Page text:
How To Edit Password Protected Word Documents


I just came across this article and it intrigued me so I gave it a try.

At first I was stymied because the first step said to open the document in Word and I thought well, if it is password protected, then I cannot open it!  Then I realized the title of the article was a tad deceiving. In actuality, it meant documents where the formatting, etc., had been password protected! Now it made lots of sense to me!

So what are the reasons one would want to unlock a password protected document? One would assume that the author or company has the document protected for a sound reason, right? And our first response should most likely be to let it be. But, we could ask the author/company for the password if we need to access part of the document– that is, if the author is still reachable. Supposing though that the original author is nowhere to be found and the company has long since gone out of business and you really, really need to be able to access some of the protected fields or formatting tools.

Or, this could also be a document that you protected yourself and you just cannot remember the password!  It happens. Trust me, I know! In either case, this will come in very handy for you.

How To Unlock Password Protected Documents

Follow the steps below to learn how to unlock the document:


  1. Open the password protected document in Word.
  2. Click on File | Save As.
  3. From the Save As drop down list, select Word XML Document (*.xml).
  4. Click Save.
  5. Close Word.
  6. Right-click on the saved.XML file. It should be in the same folder as your original document.
  7. From the contextual menu that opens, select Open with and then select a text editing program to open your file (i.e., WordPad, NotePad, etc.). Do NOT select Microsoft Word.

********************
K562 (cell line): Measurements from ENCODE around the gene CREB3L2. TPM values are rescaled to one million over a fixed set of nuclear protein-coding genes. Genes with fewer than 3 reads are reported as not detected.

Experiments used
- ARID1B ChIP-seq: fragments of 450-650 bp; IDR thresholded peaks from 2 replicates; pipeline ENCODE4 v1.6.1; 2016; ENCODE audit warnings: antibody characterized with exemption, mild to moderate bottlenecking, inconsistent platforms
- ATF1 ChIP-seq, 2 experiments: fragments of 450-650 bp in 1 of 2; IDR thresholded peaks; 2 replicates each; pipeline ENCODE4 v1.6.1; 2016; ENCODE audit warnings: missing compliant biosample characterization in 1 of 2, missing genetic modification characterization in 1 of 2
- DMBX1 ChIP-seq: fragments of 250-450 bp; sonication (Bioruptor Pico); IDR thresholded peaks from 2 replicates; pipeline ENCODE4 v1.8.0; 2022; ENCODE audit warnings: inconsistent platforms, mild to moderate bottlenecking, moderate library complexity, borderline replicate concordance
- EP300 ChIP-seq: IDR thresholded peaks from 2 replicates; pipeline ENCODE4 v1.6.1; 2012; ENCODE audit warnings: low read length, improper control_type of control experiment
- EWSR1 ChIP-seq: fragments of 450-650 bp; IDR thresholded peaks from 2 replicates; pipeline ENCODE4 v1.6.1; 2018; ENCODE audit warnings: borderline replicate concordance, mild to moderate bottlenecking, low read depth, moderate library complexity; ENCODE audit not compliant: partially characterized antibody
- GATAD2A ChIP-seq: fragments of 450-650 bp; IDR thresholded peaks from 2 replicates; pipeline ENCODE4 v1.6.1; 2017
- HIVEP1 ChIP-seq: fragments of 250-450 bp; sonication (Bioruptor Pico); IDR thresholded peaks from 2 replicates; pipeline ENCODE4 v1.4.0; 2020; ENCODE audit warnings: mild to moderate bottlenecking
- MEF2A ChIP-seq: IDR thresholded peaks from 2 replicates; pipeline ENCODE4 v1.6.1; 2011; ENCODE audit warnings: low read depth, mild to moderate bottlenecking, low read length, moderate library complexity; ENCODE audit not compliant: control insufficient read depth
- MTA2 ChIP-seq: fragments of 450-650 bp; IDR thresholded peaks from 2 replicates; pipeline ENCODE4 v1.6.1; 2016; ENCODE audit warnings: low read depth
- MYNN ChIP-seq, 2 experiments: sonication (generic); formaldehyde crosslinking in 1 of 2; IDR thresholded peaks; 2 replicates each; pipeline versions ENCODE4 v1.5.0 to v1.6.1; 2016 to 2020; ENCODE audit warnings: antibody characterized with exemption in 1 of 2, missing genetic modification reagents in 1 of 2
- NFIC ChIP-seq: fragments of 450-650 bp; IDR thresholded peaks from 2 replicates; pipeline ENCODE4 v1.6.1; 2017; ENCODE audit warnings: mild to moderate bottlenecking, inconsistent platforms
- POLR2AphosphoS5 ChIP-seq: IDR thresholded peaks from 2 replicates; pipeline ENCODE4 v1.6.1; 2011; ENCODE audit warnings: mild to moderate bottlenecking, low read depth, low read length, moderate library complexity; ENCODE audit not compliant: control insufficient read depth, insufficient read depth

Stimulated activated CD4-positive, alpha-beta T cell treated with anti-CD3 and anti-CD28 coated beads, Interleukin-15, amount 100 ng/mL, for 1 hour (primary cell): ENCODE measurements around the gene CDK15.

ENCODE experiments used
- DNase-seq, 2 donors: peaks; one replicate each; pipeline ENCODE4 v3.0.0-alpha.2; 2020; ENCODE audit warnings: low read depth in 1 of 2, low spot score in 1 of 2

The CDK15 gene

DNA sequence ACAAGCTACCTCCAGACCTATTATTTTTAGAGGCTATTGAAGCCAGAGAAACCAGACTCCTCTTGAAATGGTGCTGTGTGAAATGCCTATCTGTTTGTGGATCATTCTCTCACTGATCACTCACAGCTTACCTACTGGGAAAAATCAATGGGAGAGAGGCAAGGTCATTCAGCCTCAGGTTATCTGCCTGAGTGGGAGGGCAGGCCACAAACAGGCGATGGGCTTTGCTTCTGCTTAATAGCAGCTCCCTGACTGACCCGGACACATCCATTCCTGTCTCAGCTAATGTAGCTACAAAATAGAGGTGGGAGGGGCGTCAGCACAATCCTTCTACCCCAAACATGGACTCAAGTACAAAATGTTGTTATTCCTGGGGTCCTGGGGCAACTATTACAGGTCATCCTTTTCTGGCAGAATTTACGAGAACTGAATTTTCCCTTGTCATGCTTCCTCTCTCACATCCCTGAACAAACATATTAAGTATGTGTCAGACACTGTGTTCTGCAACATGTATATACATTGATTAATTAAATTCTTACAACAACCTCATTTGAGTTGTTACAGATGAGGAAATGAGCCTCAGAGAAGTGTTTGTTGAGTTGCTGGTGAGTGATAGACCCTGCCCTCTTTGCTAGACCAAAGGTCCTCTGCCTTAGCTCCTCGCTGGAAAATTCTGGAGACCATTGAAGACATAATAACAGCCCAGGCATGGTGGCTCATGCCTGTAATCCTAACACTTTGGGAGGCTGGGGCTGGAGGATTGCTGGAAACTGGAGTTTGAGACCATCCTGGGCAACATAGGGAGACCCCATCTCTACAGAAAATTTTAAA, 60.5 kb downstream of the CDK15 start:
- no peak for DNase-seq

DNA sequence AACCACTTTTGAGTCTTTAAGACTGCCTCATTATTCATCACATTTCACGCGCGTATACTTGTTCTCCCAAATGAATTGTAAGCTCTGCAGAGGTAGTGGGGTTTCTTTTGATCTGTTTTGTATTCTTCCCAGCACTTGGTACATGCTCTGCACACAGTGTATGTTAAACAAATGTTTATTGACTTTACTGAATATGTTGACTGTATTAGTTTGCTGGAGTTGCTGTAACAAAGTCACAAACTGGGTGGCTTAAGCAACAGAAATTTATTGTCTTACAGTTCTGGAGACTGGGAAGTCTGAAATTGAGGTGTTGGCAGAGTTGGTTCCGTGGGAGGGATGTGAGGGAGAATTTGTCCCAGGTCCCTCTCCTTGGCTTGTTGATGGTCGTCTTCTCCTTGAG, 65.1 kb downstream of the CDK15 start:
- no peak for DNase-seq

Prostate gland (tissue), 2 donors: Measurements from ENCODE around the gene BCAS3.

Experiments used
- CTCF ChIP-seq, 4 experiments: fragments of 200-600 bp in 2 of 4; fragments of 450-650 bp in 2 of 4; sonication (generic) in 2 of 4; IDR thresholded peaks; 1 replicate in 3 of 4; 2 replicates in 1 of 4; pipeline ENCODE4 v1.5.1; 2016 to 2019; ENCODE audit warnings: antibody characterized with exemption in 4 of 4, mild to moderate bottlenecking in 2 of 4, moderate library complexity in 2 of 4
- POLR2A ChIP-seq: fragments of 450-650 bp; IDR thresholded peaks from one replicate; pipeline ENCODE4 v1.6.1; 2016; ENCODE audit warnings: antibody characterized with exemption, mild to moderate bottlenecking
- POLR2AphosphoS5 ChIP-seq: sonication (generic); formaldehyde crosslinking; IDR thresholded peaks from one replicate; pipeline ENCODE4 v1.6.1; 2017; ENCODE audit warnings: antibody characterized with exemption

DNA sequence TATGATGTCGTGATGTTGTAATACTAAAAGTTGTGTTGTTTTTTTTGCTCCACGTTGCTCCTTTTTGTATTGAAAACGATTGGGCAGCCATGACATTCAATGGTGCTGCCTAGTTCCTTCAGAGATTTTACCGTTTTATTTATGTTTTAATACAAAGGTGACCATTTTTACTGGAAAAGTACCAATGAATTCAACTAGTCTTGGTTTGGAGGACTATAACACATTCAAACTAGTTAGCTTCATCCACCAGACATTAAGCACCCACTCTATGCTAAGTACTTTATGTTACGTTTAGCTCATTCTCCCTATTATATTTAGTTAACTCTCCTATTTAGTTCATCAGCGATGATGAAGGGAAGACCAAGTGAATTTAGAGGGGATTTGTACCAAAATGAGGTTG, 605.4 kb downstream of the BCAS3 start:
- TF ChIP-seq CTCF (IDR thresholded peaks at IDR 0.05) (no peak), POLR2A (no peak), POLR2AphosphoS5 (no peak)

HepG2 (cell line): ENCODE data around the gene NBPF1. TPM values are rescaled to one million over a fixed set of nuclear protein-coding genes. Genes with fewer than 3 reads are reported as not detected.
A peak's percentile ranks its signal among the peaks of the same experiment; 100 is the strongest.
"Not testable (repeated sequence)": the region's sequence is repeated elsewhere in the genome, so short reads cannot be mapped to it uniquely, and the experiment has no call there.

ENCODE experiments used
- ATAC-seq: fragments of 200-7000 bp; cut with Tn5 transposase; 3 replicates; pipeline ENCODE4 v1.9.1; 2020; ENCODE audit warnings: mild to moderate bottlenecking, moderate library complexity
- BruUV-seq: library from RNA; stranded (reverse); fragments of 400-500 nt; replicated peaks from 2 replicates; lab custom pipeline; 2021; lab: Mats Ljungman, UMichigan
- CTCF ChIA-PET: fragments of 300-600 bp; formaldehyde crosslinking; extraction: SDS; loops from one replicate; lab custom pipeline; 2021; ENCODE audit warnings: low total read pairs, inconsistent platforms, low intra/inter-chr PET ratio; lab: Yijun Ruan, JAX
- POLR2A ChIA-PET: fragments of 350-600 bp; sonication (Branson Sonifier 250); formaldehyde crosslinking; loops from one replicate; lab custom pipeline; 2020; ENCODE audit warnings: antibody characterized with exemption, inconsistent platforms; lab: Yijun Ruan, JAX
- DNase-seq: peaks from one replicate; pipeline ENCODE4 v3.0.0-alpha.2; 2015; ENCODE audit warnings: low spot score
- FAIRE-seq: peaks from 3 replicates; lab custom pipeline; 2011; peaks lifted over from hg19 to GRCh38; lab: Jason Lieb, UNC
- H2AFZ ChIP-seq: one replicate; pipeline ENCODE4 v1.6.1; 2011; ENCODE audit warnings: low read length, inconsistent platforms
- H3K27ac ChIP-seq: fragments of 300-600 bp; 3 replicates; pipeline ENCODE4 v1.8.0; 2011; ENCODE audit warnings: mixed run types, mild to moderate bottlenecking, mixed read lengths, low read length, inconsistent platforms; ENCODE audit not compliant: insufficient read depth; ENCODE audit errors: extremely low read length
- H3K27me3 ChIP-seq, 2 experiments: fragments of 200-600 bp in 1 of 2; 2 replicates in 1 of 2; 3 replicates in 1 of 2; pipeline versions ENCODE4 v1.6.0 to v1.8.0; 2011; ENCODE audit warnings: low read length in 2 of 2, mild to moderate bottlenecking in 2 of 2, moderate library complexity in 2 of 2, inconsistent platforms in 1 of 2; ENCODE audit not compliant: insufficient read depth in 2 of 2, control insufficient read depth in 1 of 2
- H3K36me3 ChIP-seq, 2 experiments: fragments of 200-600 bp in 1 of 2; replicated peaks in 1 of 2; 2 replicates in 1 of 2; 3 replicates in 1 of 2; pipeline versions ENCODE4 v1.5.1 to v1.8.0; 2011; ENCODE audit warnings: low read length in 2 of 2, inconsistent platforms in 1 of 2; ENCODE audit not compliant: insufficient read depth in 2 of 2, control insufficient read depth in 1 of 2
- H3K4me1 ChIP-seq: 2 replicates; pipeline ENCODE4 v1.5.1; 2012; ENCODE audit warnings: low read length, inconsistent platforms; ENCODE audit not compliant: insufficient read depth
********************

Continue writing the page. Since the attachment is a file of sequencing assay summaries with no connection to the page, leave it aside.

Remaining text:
8. Click CTRL + F to open the Find dialog box.
  9. In the Find what field, key in enforcement.

You will find one instance: either w:enforcement=”1″, or w:enforcement=”on”.

enforcement

Enforcement

  1. Replace the “1” with a zero “0”, or replace “on” with “off” to disable enforcement. This will unlock your document.
  2. Save the .XML document with your text editor and close the editing software.
  3. Right-click on the saved .XML file and click on Open with and select Microsoft Word.
  4. As soon as you have opened your document, click File | Save As and select Word document (*.docx) from the Save as Type drop-down.
  5. Change the name of your document if you would like to preserve the original password-protected document and make this a new document, or use the same name to replace your original document.
  6. Click Save.

About the Author

Carol Bratt

Carol holds A+, MCP, and MOS computer certifications and is the resident DCT Office expert. She trains the staffs of small law firms in the use of Microsoft Office applications and has authored many books covering Microsoft Office as well as written articles for Infopackets, TechnoLawyer, and Digital Harbor. For more Microsoft Office tips visit Carol's Corner Office or follow Carol on FaceBook and Twitter.

7 Comments

    • I have never tried it but I imagine it might. I will have to give it a try and let you know! Or if you try it first, you can let me know!

  1. Just one problem here. After I set a password, it’s no longer possible to OPEN the file. After all, that’s why we password protect it. What purpose would it serve if anyone open it and resave as you suggest. Perhaps I missed something … ?

  2. Yes, I guess you did miss something! If you read the first sentence again perhaps it will make sense to you. Go ahead and follow the steps and then it will become more clear. The document itself is not password protected. The formatting is password protected!

    • Now that you explain it, I see what you said. That’s not an option I’d ever heard of and am not likely to use, so I had no basis for noticing the difference. I did do some research and found that encrypted password protected files are unbreakable by any means ordinary citizens are privy to. So we’d better be careful about those! Thanks for all your great tips.

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